Thank goodness he came in and told me this. I had made up my mind to be resolute and get this done for my mother's own good, thinking there would be no other choice. I know she hates the thing being down her throat and she did say yes (nodding and even writing it on a piece of paper) when I asked her if she wanted it off "no matter what" and gave her a pretty good idea that if it didn't work, that would be it.

But as it turned out, once again, "reports of her death were exaggerated." It is my belief that residents, no matter how skillful and and well-intentioned, should not be the doctors discussing end-of-life decisions with the family. They don't have enough experience to know what may or may not happen in specific circumstances. They only know the protocols and procedures they have been taught and only have limited experience in real life situations.

This is another example of the failure of our health care system and another reason "end-of-life" discussions should be covered in our healthcare as a matter of course, so that we get a better opportunity to talk about all of the pros and cons of a situation with a team of knowledgable professionals.

I am not blaming only the resident; I experienced a similar situation last time she was hospitalized with the pulmonologist who is the partner of the one I spoke to today (I like to call him "Dr. Death.") He practically convinced me my mother was not long for the world when she was in the hospital last time. She came home and lived two months at home after that, enjoying her day-to-day life; she had Easter dinner and Mother's Day celebrations over at our house, as well as enjoying a lovely lobster dinner sitting outside on our deck, with us, her stepdaughter (my half-sister) and her husband, who came up to see her from South Carolina earlier this month.

I sometimes wonder whether doctors realize how influential their attitudes can be on these types of decisions. In the case of Dr. Death, I got the distinct impression he disapproved when I told him I had not signed a DNR on my mother at that time. Guess he thought at 91 she wasn't worth saving, or knew that even if she recovered this time, she'd be back again soon - and of course, she was.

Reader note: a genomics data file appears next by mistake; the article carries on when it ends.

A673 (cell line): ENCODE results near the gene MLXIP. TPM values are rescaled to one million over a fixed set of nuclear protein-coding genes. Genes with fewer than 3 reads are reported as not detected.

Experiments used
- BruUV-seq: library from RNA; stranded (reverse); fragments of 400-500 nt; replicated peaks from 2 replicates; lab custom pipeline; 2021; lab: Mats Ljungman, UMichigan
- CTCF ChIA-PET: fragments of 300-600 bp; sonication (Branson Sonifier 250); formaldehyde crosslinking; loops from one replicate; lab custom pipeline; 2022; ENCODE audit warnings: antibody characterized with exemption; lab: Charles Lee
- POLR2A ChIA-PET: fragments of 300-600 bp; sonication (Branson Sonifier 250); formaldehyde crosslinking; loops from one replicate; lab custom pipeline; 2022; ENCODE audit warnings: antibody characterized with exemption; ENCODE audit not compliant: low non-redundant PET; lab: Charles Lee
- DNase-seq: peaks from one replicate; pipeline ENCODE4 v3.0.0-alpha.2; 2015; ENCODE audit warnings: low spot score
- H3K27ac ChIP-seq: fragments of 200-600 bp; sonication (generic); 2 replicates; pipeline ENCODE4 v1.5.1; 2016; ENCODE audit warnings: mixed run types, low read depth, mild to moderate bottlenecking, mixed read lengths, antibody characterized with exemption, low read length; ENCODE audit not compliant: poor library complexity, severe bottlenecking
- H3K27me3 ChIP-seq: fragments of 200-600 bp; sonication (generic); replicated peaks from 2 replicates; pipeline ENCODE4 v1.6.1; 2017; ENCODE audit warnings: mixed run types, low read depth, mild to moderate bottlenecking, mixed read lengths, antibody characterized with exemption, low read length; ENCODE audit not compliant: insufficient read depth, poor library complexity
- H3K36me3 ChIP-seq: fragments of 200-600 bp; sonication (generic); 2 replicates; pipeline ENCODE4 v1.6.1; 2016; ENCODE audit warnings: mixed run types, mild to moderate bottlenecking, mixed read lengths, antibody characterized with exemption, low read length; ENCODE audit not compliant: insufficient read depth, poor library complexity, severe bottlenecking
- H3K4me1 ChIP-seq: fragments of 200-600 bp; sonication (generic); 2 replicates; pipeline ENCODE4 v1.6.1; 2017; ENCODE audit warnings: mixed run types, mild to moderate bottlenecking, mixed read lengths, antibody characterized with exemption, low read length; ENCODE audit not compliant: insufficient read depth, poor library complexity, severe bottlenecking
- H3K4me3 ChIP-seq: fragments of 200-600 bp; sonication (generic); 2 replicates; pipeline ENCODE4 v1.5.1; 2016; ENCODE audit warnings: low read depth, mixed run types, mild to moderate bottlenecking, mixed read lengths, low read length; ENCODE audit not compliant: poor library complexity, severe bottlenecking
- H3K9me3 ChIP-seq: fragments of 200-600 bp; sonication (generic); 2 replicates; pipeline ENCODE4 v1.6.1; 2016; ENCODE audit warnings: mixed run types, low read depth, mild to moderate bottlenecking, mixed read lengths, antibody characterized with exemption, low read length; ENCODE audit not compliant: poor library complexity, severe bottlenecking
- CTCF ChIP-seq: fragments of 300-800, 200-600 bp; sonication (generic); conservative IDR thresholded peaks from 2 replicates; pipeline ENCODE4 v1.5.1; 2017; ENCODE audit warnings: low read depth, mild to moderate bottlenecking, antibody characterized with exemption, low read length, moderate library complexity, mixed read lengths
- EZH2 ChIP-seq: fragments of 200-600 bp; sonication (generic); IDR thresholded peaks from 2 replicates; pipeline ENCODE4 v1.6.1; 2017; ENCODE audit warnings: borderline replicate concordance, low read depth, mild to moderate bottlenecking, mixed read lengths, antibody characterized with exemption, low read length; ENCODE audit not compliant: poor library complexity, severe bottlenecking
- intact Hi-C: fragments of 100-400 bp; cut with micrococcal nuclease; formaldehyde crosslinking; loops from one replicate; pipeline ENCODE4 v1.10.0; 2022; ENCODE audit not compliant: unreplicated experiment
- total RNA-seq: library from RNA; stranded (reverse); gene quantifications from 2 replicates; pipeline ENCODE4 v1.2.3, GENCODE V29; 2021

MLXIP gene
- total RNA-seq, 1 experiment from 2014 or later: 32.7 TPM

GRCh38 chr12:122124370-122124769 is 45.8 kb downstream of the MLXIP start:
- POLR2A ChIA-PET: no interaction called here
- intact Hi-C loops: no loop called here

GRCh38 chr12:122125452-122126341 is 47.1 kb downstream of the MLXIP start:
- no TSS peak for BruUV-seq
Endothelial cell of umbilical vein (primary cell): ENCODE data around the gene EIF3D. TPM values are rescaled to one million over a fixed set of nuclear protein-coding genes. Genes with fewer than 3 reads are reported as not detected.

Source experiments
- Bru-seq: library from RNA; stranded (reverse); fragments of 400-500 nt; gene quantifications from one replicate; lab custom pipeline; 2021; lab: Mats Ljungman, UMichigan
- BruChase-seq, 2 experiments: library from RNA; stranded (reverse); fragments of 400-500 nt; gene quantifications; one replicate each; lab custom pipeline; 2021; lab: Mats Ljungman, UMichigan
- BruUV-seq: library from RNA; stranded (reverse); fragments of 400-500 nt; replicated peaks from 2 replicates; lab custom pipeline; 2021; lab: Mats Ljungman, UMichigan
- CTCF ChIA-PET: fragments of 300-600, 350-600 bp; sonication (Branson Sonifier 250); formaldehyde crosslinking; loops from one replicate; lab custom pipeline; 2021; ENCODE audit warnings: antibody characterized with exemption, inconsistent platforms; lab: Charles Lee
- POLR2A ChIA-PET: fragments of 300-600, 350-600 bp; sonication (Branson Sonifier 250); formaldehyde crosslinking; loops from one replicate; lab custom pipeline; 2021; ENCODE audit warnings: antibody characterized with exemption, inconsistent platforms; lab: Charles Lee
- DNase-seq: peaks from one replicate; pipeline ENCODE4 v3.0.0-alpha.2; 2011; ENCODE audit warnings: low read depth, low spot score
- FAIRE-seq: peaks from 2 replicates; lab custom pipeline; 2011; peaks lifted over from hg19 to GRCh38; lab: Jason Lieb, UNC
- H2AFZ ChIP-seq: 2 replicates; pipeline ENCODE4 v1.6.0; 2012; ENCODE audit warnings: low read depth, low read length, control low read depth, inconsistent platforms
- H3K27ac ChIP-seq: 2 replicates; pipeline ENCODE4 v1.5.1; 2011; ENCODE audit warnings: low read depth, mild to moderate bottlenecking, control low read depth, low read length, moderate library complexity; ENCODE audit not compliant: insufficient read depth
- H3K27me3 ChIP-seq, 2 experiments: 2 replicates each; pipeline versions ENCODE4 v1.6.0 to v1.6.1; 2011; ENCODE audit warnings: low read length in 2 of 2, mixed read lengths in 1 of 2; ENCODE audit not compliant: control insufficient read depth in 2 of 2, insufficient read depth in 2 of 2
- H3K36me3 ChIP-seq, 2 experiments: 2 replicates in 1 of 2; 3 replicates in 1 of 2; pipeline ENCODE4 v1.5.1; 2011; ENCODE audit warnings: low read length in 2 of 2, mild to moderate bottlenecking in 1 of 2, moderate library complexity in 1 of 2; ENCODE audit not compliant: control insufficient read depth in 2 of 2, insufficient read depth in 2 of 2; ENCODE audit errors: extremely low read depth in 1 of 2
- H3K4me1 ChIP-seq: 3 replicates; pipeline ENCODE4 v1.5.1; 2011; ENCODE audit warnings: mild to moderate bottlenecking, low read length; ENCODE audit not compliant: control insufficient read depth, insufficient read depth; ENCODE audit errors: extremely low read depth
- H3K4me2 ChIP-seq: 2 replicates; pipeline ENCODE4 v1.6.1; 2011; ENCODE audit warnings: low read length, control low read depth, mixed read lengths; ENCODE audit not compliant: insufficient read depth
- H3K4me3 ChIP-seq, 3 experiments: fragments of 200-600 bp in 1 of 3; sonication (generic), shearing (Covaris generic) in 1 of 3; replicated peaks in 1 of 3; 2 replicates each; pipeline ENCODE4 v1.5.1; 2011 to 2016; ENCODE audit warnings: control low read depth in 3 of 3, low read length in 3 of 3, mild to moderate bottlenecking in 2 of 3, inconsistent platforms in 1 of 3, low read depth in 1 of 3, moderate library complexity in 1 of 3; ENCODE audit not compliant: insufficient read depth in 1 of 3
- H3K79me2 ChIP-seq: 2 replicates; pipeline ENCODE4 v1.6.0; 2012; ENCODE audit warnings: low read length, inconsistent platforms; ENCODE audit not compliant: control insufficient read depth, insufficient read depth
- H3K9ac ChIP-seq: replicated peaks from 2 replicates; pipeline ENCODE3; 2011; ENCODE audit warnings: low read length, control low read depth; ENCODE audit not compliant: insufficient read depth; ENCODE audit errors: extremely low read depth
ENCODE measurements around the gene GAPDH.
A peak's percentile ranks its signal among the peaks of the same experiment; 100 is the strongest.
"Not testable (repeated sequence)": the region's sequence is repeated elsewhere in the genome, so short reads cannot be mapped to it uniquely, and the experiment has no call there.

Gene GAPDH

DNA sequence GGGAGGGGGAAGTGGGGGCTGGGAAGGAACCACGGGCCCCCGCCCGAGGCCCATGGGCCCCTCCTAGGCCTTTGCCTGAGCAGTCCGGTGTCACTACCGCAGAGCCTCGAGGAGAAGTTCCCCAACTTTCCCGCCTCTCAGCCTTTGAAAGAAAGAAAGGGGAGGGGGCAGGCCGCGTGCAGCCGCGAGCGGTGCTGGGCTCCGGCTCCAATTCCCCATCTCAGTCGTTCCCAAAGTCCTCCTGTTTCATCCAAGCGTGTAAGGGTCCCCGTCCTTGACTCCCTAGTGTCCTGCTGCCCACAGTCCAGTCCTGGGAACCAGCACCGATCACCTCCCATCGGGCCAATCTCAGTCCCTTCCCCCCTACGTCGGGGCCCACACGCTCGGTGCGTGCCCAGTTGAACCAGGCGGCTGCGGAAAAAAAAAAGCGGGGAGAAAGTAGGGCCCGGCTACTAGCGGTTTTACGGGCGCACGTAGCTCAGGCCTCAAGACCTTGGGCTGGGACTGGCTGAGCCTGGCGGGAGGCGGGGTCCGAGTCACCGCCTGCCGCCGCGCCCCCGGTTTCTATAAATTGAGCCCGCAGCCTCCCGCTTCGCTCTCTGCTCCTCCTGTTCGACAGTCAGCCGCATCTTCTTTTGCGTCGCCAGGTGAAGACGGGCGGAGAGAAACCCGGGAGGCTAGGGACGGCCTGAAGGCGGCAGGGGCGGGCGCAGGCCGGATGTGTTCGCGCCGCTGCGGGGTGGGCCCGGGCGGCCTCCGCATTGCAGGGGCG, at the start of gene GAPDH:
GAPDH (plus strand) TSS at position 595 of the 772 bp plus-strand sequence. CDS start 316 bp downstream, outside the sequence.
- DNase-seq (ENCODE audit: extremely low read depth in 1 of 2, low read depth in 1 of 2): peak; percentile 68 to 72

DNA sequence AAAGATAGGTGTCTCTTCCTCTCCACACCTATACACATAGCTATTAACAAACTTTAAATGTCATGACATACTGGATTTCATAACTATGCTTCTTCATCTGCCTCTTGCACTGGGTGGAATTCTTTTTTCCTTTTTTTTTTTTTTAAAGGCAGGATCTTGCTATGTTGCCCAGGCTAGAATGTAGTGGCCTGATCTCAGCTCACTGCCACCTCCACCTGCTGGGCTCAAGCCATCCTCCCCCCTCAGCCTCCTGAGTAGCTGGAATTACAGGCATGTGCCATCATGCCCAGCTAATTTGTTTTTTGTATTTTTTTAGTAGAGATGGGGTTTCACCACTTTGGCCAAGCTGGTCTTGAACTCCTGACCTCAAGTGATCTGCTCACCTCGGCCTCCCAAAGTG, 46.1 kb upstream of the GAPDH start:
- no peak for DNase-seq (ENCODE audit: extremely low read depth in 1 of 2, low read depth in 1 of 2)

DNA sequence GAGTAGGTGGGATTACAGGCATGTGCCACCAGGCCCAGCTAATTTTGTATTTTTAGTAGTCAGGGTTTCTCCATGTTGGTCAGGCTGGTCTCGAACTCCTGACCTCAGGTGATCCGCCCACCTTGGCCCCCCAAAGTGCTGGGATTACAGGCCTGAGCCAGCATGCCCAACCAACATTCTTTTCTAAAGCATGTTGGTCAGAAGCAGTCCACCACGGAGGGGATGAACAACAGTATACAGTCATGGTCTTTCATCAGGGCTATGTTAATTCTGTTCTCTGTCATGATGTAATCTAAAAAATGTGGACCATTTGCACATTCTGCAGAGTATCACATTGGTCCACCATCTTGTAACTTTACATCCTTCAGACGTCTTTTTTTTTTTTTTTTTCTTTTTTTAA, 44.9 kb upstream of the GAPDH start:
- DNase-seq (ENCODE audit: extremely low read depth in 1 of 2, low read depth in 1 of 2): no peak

But what these doctors don't realize is that even a couple of months can be worthwhile for a person that age - another enjoyable family get-together, another chance to smell flowers and feel the breeze on her face. It isn't the quantity of the time, but the quality.

I second-guessed myself somewhat after I had them resuscitate my mother the other day. It had been very peaceful and I wondered if I'd done the right thing by having them revive her. But she did come out of it with her brain intact and as a result, at least my aunt, her sister, was able to come in and visit her and talk to her again. These things are important, both for the ill person and for the family.

I'm not saying anything against anyone who has made the choice, with or without a discussion with their loved one, not to pursue aggressive treatment. Each choice should be individual and based on the feelings of both the patient and their family.

But the doctors' influence should be kept to a minimum. The doctor should tell the family and the patient what the pros and cons are, what the prognosis is, what they might expect depending on what course of action they take, and then let the patient and the family decide. The family should not be rushed in this decision and should be given as much time as is needed, as long as the patient is not suffering.

Just thought I should share this experience in case anyone else has been struggling with this type of situation. There are no easy answers, but be aware that you need to get plenty of second opinions before making a decision. You don't want your loved one to be put in the position of yelling, "But I'm not dead yet!"

10 comments:

Annette said...

It is a very difficult decision to make. No matter how old or how young the person is. I had to make these decisions with my brother and it was the hardest thing I ever had to do.